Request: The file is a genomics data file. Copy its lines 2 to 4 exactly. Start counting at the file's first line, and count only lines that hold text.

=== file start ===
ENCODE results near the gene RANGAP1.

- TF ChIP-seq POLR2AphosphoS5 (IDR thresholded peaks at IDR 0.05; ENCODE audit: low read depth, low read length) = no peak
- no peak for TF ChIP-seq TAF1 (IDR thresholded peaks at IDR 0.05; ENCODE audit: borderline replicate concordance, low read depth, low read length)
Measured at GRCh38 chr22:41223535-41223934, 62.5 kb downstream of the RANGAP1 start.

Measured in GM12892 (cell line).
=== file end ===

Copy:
- TF ChIP-seq POLR2AphosphoS5 (IDR thresholded peaks at IDR 0.05; ENCODE audit: low read depth, low read length) = no peak
- no peak for TF ChIP-seq TAF1 (IDR thresholded peaks at IDR 0.05; ENCODE audit: borderline replicate concordance, low read depth, low read length)
Measured at GRCh38 chr22:41223535-41223934, 62.5 kb downstream of the RANGAP1 start.